# LED Cost Benefit Analysis

Discussion in 'Landscape Lighting' started by INTEGRA Bespoke Lighting, Feb 6, 2008.

1. ### INTEGRA Bespoke LightingLawnSite Platinum Memberfrom Muskoka, Ontario, CanadaMessages: 4,102

A freebie to you all: My protocol for calculating a cost benefit analysis for LED vs. Incandescent lamps in a LV Outdoor Lighting System.

Assumptions:
1 - Incandescent source is a 20W load that has a field life of 3000 hours.
2 - LED source is a 6W load that has a field life of 35,000 hours.
3 - I will leave the cost sections blank for you to fill in with your prices for your market.
4 - Be sure to include the 'real cost' of electricity in your market. This includes the electricity, delivery charges, debt retirement charges, surcharges, taxes, etc. (Take your household bill and divide the total number of KWh used into the total amount of the bill)

Per Fixture Cost of Operation:

Halogen Lamp
A: (20W X 35,000 hours) / 1000 = Total KWh consumed X \$ per KWh = Cost of Electricity used by Halogen lamp for the purposes of this analysis.

B: 35,000 hrs / 3000 hrs = 11.6 Lamp Changes X \$(cost of lamp to client) = Total Lamp Change Cost to client.

C: Man hours labour per lamp change X 11.6 Lamp Changes X Labour Rate = Total Labour Cost to to client.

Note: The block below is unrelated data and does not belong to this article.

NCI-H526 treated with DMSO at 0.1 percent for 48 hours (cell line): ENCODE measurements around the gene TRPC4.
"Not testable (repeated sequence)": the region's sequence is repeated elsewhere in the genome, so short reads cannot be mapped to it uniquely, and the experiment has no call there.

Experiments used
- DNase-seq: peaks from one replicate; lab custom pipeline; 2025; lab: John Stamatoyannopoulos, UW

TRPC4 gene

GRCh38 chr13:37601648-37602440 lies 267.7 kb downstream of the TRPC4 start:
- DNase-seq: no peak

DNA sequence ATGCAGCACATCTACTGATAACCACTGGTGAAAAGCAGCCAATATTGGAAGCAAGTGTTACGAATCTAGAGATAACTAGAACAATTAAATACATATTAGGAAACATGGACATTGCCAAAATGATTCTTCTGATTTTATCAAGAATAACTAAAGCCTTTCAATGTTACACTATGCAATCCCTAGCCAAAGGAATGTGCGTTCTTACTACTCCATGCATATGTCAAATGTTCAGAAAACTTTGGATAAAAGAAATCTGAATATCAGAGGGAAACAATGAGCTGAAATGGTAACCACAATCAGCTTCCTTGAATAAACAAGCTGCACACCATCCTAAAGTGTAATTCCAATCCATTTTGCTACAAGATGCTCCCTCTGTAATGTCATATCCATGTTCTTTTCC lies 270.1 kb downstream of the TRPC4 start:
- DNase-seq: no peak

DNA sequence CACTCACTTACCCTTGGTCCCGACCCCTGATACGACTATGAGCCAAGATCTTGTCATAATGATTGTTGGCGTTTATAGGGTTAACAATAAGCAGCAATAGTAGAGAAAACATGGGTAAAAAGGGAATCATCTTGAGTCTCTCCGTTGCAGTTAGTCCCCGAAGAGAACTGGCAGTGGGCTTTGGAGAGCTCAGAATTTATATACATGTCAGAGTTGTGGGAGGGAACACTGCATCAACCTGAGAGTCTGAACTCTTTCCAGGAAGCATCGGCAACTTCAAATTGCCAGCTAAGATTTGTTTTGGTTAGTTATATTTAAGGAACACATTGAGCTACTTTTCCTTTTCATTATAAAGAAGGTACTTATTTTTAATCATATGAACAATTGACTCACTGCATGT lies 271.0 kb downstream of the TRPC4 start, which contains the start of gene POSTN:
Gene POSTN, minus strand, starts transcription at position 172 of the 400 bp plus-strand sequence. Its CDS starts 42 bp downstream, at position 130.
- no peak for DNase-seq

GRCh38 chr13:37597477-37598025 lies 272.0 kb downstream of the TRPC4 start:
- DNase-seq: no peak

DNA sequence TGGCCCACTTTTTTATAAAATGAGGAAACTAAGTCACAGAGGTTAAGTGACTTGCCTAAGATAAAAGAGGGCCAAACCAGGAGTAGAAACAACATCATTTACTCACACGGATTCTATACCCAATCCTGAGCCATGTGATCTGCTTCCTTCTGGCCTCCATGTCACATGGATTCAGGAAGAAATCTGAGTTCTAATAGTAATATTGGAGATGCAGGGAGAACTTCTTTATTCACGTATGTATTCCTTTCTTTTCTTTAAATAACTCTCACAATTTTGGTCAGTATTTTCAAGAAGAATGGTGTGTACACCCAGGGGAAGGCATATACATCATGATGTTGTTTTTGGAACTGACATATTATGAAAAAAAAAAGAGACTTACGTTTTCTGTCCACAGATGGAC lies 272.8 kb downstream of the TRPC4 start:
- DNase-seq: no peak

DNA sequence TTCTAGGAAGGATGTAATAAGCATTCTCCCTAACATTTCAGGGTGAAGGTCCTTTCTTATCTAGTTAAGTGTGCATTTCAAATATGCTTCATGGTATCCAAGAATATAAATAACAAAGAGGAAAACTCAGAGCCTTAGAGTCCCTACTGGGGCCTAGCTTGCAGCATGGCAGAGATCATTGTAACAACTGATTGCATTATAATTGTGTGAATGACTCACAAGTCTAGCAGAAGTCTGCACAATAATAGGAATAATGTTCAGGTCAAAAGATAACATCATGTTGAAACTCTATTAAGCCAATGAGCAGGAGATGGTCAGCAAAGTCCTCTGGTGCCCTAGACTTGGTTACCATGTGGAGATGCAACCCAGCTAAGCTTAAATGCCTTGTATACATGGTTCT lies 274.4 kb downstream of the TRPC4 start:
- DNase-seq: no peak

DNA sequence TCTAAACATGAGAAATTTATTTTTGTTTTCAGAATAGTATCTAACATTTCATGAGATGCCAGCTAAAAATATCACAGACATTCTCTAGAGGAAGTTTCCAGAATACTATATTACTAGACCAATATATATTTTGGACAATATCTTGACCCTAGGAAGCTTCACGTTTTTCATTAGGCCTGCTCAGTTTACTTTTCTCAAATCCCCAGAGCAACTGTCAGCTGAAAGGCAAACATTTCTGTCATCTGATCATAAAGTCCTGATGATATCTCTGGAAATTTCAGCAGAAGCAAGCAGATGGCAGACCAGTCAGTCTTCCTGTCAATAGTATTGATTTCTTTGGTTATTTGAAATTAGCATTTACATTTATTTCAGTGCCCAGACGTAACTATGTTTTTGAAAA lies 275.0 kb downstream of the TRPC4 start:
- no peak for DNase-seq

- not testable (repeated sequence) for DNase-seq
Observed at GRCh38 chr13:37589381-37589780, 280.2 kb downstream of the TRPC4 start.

Add up A+B+C = Total Cost of operation to the client for Halogen Lamp for 35,000 hours of operation.

LED Lamp
A: (6W x 35,000 hours) / 1000 = Total KWh consumed X \$ per KWh = Cost of Electricity used by LED lamp for the purposes of this analysis.

B: Initial Cost of LED Lamp.

Add up A+B = Total Cost of operation to the client for LED Lamp for 35,000 hours of operation.

Cost Benefit Calculation.
Subtract the Cost of operation of the LED Lamp from the Cost of operation of the Halogen Lamp. The remainder is the savings the client will realize per fixture if they choose to go with the LED lamp over the lifetime of the product.

In my market the client stands to save over \$200 per fixture when they choose the LED lamp.

If the lamps actually last the 50,000 hours that the manufacturer is claiming ( I am de-rating them to be 'safe') then the client will see a savings of \$340 per fixture in my market.

This calculation can be easily adapted to your market and other LED technology by changing the variables and costs.

Have a great day.

2. ### INTEGRA Bespoke LightingLawnSite Platinum Memberfrom Muskoka, Ontario, CanadaMessages: 4,102

Note: This the above case is only taking into account the lamp technology. Unlike Mike Murphy, I am not de-rating or downsizing my transformers, cable, connectors, or wiring techniques for reasons stated previously.

Regards.

3. ### Mike MLawnSite Bronze Memberfrom usaMessages: 1,988

I'm just saying that's an expensive insurance policy. Not only will you use four times the needed resources, you will also have to dig more trenches. You may as well dig a hole and bury a halogen fixture at each stake, too.

James, you know what would be interesting? I searched online but didn't find it: what are the Japanese using for garden lights? That would be awesome to see, since they are so tight with their limited natural resources and have a knack with electronics.